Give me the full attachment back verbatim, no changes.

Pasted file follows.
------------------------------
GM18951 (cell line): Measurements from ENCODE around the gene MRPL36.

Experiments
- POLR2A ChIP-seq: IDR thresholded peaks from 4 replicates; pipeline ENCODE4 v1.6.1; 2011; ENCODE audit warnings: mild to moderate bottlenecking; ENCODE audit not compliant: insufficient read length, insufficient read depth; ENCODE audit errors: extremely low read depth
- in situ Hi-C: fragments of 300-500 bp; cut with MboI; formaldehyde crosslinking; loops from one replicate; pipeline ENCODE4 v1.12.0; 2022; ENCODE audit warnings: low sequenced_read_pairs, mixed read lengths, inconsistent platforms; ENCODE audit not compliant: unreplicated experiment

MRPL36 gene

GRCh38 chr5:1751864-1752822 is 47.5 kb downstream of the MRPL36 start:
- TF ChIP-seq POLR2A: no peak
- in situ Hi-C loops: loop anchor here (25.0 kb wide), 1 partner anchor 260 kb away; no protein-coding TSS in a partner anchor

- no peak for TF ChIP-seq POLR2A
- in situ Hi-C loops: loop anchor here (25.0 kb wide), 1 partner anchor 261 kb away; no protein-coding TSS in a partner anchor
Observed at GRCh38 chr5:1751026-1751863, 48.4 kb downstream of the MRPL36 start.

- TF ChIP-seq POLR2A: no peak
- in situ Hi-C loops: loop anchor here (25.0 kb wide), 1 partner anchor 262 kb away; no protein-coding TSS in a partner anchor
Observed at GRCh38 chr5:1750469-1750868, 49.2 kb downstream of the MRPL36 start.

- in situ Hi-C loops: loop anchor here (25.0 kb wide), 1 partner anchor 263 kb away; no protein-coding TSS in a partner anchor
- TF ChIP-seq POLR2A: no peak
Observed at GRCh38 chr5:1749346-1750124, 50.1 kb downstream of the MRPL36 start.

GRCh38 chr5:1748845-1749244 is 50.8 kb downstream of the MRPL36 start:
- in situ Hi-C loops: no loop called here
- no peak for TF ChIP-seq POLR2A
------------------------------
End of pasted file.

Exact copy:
GM18951 (cell line): Measurements from ENCODE around the gene MRPL36.

Experiments
- POLR2A ChIP-seq: IDR thresholded peaks from 4 replicates; pipeline ENCODE4 v1.6.1; 2011; ENCODE audit warnings: mild to moderate bottlenecking; ENCODE audit not compliant: insufficient read length, insufficient read depth; ENCODE audit errors: extremely low read depth
- in situ Hi-C: fragments of 300-500 bp; cut with MboI; formaldehyde crosslinking; loops from one replicate; pipeline ENCODE4 v1.12.0; 2022; ENCODE audit warnings: low sequenced_read_pairs, mixed read lengths, inconsistent platforms; ENCODE audit not compliant: unreplicated experiment

MRPL36 gene

GRCh38 chr5:1751864-1752822 is 47.5 kb downstream of the MRPL36 start:
- TF ChIP-seq POLR2A: no peak
- in situ Hi-C loops: loop anchor here (25.0 kb wide), 1 partner anchor 260 kb away; no protein-coding TSS in a partner anchor

- no peak for TF ChIP-seq POLR2A
- in situ Hi-C loops: loop anchor here (25.0 kb wide), 1 partner anchor 261 kb away; no protein-coding TSS in a partner anchor
Observed at GRCh38 chr5:1751026-1751863, 48.4 kb downstream of the MRPL36 start.

- TF ChIP-seq POLR2A: no peak
- in situ Hi-C loops: loop anchor here (25.0 kb wide), 1 partner anchor 262 kb away; no protein-coding TSS in a partner anchor
Observed at GRCh38 chr5:1750469-1750868, 49.2 kb downstream of the MRPL36 start.

- in situ Hi-C loops: loop anchor here (25.0 kb wide), 1 partner anchor 263 kb away; no protein-coding TSS in a partner anchor
- TF ChIP-seq POLR2A: no peak
Observed at GRCh38 chr5:1749346-1750124, 50.1 kb downstream of the MRPL36 start.

GRCh38 chr5:1748845-1749244 is 50.8 kb downstream of the MRPL36 start:
- in situ Hi-C loops: no loop called here
- no peak for TF ChIP-seq POLR2A